Herbert was much like William and George, if anything. He not only did not care for what his mother said, but used to ridicule her before the other boys. He used to do it, to be sure, in a good-humoured way, but, after all, it was a great way off from the respect that was due to his mother. And what do you suppose became of Herbert? His end was more miserable than that of William or of George. I shall not tell you exactly what became of him, for it is a more dreadful story than I love to relate. But I can never think of him without remembering the text, “The eye that mocketh at his father, and despiseth to obey his mother, the ravens of the valley shall pick it out, and the young eagles shall eat it" (Prov. xxx. 17).
THE INFLUENCE OF MAN OVER MAN.The world is filled with the countless and interlacing filaments of influence, that spread from each individual over the whole surface and frame-work of society. The infant that lies wailing and helpless in the arms of its mother, is already wielding an influence felt through the whole household, by his fretfulness disturbing, or by his serene smiles gladdening, that entire home; and, as with added years his faculties are expanded, and the sphere of his activity widens itself, his influence increases; and every man whom he meets, much more whom he moulds and governs, becomes the more happy or the more wretched, the better or the worse, according to the character of his spirit and example. Nor can he strip from himself this influence. If he flee away from the society of his fellows to dwell alone in the wilderness, he leaves behind him the example of neglected duty, and the memory of disregarded love, to curse the family he has abandoned. Even in the pathless desert he finds his own feet caught in the thorns and entangled web of influence that bound him to society, and his cords remain wherever he was once known, sending home to the hearts that twined around him sorrow and pain. Nor can the possessor expect it to go down into the grave with him. The sepulchre may have closed in silence over him, and his name may have perished from among men, yet his influence, nameless as it is, and untraceable by the human eye, is floating over the face of society. As, in the external and visible world, the fall of a pebble agitates, not perceptibly indeed, yet really, the whole mass of the earth; thus in the world of morals every act of every spirit is telling upon the whole system of 'moral beings to which God has bound him. No man leaves the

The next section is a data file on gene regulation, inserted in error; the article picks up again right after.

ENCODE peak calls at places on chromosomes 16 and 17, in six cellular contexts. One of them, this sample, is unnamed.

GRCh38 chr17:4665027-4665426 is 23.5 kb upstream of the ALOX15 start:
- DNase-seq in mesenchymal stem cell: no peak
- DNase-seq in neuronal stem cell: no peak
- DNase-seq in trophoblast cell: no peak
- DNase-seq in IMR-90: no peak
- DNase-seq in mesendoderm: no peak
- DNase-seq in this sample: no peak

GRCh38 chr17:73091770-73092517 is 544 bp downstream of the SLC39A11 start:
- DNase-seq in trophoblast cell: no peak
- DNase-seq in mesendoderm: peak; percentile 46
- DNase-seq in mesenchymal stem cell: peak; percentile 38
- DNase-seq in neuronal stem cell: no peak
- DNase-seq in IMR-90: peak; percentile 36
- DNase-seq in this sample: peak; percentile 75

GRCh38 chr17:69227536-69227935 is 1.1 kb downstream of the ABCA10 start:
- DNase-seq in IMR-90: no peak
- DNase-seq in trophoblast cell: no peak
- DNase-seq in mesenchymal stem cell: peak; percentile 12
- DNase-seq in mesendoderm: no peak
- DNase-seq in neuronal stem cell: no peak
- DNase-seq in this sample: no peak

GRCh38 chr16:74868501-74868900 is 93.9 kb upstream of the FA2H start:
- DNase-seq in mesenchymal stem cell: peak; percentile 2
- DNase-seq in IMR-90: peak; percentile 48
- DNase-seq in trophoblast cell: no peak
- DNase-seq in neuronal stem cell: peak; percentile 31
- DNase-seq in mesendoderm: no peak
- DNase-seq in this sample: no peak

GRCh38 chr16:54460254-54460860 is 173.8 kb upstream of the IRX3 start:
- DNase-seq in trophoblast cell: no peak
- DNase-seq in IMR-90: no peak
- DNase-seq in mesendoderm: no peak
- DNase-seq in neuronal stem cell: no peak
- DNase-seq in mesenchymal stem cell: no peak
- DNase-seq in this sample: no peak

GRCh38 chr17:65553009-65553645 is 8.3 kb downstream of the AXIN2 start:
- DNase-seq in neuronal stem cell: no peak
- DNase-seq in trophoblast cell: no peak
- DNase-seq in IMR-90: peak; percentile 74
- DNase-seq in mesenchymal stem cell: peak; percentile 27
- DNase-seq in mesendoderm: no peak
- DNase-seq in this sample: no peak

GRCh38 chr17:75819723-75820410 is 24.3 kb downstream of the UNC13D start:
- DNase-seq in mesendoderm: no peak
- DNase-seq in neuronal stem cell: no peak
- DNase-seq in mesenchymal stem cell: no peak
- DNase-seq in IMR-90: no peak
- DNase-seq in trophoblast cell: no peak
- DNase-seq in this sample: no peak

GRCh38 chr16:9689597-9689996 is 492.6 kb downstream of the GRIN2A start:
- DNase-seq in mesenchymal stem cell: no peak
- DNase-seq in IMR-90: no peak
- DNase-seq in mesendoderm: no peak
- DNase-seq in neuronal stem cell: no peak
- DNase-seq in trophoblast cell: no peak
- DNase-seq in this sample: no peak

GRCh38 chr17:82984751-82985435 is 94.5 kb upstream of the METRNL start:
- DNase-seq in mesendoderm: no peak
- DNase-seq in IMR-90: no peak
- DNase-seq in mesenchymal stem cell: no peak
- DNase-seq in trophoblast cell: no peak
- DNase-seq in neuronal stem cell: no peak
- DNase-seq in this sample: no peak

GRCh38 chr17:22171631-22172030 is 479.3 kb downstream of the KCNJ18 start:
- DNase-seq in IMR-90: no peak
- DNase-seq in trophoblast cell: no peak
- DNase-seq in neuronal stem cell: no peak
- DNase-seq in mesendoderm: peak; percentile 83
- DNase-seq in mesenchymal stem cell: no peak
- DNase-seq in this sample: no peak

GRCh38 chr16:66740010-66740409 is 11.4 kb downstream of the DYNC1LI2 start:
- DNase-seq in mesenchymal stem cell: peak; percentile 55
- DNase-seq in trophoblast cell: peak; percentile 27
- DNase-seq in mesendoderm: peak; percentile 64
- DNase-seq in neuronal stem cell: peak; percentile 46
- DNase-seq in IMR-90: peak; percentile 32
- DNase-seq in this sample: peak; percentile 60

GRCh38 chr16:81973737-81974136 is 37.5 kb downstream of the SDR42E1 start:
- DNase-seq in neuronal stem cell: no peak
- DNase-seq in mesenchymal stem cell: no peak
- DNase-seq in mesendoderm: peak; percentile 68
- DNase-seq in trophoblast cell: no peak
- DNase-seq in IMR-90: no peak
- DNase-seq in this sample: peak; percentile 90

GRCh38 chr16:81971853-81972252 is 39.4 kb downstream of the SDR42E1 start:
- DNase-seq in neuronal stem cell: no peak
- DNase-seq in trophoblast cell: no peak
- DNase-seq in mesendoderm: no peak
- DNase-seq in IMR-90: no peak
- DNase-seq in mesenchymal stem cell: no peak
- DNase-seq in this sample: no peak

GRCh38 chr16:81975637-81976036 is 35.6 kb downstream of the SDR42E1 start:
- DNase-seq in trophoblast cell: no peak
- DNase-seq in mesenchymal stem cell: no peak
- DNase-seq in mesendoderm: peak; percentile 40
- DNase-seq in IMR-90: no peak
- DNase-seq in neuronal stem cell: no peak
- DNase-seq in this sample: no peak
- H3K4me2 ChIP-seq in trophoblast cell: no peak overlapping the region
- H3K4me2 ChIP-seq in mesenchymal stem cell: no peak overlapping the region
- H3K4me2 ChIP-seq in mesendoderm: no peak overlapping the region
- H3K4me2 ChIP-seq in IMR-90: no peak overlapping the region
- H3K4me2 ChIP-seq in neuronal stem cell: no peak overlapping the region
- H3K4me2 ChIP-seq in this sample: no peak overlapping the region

world in all things such as he found it. The habits which he was instrumental in forming may go on from century to century, an heir-loom for good or for evil, doing their work of misery or of happiness, blasting or blessing the country that has now lost all records of his memory. In the case of some, this influence is most sensible. Every age beholds and owns their power. Such men have lived. The church yet feels throughout all lands the influence of the thoughts that passed, perhaps, in the solitude of midnight, through the bosom of Paul, as he sat in the shadows of his prison, an old and unbefriended man ; thoughts which, lifting his manacled hands, he spread in his epistles before the eyes of men, there to remain for ever. They feel the effect of the pious meditations of David while roaming on the hill-side, an humble shepherd lad; of the family piety of Abraham; and of the religious nurture that trained up the infancy of Moses. Every nation is affected at this moment by the moral power that emanated from the despised Noah, as that preacher of righ